Instagram CEO Kevin Systrom and Chief Technical Officer Mike Krieger notified Instagram and Facebook executives of their decision on Monday, the Times reported, citing unidentified sources described as having direct knowledge of the matter. A reason for their departures wasn't immediately known.
The reported resignations come amid heightened criticism that social media platforms aren't doing enough to police their content after US intelligence agencies determined that the Russian government had used these platforms to disseminate false news and advertisements in an attempt to influence US elections in 2016.
Russians used stolen identities to pose as Americans on Facebook and Instagram, creating Facebook groups, buying divisive ads and posting inflammatory images, according to an indictment unsealed in February that charged 13 Russian nationals and three Russian groups with interfering with the 2016 presidential election.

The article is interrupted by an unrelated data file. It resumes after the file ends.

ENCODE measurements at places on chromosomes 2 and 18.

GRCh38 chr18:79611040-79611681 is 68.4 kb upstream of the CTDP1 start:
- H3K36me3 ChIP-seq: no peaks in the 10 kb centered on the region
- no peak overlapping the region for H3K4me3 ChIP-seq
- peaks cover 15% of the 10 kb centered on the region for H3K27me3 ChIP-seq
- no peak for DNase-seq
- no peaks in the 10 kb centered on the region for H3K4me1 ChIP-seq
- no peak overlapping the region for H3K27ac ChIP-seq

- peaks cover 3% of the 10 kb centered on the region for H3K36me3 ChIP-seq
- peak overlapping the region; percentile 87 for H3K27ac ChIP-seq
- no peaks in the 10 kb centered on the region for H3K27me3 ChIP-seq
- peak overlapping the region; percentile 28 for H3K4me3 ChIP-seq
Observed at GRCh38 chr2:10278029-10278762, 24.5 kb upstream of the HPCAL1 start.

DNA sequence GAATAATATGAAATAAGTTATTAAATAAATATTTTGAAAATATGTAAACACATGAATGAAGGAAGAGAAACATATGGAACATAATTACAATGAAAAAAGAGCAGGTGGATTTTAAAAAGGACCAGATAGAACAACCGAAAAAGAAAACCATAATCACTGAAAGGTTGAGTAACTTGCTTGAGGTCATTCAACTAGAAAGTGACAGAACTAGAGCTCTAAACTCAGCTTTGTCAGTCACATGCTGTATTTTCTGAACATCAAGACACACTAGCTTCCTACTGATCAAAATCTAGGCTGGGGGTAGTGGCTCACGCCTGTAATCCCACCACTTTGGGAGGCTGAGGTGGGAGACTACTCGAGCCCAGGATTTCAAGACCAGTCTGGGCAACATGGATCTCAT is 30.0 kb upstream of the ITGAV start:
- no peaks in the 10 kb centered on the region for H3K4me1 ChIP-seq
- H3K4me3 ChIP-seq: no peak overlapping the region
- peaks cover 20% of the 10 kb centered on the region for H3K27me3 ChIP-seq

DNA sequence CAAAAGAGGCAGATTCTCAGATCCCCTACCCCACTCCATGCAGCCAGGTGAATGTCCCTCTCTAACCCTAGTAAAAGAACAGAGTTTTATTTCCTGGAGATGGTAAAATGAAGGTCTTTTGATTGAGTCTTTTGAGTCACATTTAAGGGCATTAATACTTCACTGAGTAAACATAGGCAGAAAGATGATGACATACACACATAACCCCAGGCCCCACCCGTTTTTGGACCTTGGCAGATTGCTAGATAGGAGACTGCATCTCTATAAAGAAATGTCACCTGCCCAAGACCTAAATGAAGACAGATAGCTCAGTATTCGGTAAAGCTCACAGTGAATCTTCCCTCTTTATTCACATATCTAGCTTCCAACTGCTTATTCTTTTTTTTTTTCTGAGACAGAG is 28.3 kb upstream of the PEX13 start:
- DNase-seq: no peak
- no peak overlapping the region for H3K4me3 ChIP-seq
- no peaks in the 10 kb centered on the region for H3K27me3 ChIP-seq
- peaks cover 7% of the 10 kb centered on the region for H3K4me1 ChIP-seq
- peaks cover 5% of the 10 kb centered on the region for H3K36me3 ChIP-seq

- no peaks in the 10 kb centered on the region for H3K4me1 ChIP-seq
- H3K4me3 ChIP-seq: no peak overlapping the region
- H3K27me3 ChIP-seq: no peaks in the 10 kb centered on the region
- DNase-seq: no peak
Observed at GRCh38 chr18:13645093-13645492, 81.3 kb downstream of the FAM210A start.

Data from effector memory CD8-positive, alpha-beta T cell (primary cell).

Facebook said in July it had identified a coordinated effort on its main service and on Instagram to interfere in the US midterm elections. The behavior included posts similar to some that have been identified as Russian efforts to interfere with the 2016 election, as well as 30 real-world protests, organized by fake pages.
Founded in 2010 by Stanford University graduates Systrom and Krieger, Instagram has grown from a photo-sharing service into a popular photo app used by more than 1 billion people each month.
Facebook, which bought Instagram for $1 billion six years ago, has been busy integrating features made popular by Snapchat into the app, and those efforts have paid off. The social-networking giant said in November it counted 300 million daily active users using Instagram Stories, which lets people publish a series of photos and videos that disappear after 24 hours.
Facebook representatives didn't immediately respond to a request for comment.
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